EAST LANSING, Mich. — "From my family, from my staff, my program, my university, and for every former player that's here, and the hundreds that couldn't be here, we will never forget you."
Michigan State University basketball coach Tom Izzo spoke at Gus Ganakas' funeral Wednesday afternoon.
Ganakas died last Friday at the age of 92.
He was a Spartan basketball coach from 1969 to 1976 and he was a part of the athletic department from 1964 until his retirement in 2000.
News 10's Tim Staudt had a very personal relationship with Ganakas and attended his funeral on Wednesday.
"Gus was prominent in my life, as he was for so many others. He was a high school algebra teacher and coach; he was a golf partner numerous times in several tournaments; he was a broadcast partner on both television and radio; he was the very first guest on my radio show when it went on the air nearly 26 years ago; and his oldest daughter, Gail, was in my class in high school," Staudt said.
There were plenty of laughter and tears during the two-hour funeral.
Players from the 1970s gathered at St. Thomas Aquinas Church in East Lansing where the Ganakas family has been a member for years. Many had not seen each other in years. Among those on hand were Gregory Kelser, who nearly transferred from MSU when Gus was re-assigned after the 1976 season in favor of Jud Heathcote and, of course, went on to be a star on the 1979 MSU national championship team.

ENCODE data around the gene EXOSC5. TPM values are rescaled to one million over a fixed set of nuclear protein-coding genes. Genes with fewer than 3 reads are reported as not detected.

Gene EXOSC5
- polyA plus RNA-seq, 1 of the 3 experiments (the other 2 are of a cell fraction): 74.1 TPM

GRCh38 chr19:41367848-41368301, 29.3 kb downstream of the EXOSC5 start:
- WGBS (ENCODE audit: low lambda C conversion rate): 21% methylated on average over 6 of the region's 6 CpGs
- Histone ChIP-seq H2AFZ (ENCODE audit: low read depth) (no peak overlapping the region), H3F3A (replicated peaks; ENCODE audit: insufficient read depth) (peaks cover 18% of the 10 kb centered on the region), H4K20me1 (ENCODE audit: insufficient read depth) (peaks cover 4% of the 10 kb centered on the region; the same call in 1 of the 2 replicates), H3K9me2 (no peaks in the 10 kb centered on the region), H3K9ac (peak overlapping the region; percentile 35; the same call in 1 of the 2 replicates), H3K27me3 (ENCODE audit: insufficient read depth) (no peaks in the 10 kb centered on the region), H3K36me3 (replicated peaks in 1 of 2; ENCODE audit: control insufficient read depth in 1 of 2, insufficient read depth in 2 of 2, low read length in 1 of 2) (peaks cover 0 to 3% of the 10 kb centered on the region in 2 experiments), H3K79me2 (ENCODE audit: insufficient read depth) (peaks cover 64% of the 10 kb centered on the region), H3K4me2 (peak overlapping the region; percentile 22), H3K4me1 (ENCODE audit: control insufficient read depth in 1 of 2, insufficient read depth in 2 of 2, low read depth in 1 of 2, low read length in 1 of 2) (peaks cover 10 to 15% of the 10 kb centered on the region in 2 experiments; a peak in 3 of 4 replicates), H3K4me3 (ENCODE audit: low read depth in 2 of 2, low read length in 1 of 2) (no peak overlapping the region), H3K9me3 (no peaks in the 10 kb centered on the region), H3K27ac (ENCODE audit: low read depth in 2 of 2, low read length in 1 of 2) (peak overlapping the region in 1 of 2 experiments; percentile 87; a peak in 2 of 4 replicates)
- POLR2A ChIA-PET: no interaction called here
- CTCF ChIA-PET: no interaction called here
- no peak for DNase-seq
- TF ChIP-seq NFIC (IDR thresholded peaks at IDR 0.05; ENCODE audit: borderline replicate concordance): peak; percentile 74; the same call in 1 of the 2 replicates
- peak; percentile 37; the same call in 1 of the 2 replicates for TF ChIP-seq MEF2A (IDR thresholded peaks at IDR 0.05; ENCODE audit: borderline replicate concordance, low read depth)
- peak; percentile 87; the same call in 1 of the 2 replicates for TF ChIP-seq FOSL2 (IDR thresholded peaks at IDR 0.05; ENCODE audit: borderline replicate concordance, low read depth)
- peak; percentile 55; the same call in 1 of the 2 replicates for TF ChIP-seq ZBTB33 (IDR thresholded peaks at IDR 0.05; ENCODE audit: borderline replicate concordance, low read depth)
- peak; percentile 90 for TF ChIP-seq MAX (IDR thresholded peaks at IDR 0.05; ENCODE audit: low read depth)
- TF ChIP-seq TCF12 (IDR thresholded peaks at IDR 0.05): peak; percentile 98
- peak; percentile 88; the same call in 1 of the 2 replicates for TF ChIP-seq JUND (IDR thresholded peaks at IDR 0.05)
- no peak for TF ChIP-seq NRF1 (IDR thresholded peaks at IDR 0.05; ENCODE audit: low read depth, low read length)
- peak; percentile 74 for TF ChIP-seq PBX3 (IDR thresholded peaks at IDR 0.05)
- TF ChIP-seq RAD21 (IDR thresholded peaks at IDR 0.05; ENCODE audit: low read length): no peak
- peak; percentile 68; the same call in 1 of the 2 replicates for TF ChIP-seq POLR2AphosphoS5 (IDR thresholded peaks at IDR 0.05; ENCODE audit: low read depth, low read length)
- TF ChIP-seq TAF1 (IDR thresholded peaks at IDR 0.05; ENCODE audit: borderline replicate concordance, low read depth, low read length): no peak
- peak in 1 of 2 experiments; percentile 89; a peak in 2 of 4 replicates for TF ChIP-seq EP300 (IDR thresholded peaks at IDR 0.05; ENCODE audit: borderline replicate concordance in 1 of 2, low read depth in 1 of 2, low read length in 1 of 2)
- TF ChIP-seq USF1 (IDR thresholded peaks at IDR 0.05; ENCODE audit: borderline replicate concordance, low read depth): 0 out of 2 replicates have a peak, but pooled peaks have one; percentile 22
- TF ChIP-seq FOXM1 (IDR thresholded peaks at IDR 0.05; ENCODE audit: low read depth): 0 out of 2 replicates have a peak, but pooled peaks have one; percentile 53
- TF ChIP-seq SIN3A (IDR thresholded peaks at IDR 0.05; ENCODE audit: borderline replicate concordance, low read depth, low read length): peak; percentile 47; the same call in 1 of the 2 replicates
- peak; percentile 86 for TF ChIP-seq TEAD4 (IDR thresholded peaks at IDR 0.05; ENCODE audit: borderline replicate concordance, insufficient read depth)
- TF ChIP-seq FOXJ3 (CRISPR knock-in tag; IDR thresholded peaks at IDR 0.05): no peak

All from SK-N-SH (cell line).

"My parents loved Gus and they wanted me to play for him and that's why I went to Michigan State. I told him four or five months ago he is one of the three most influential people in my life."
Some 400 mourners heard Izzo say his players would wear a patch on their jerseys the remainder of the season that simply says Gus. Izzo told the gathering that Gus was one of the three mentors in his life: His dad and Jud Heathcote being the other two. Art Brandstatter Jr. was a star on Ganakas' 1958 East Lansing High School state championship team before playing football for Duffy Daugherty at MSU:
"It was an amazing two hours, that's for sure, and for a great guy and it's a great loss for me. I tell people I knew Gus before he was somebody and we all laugh about it. But yes he was a great human being."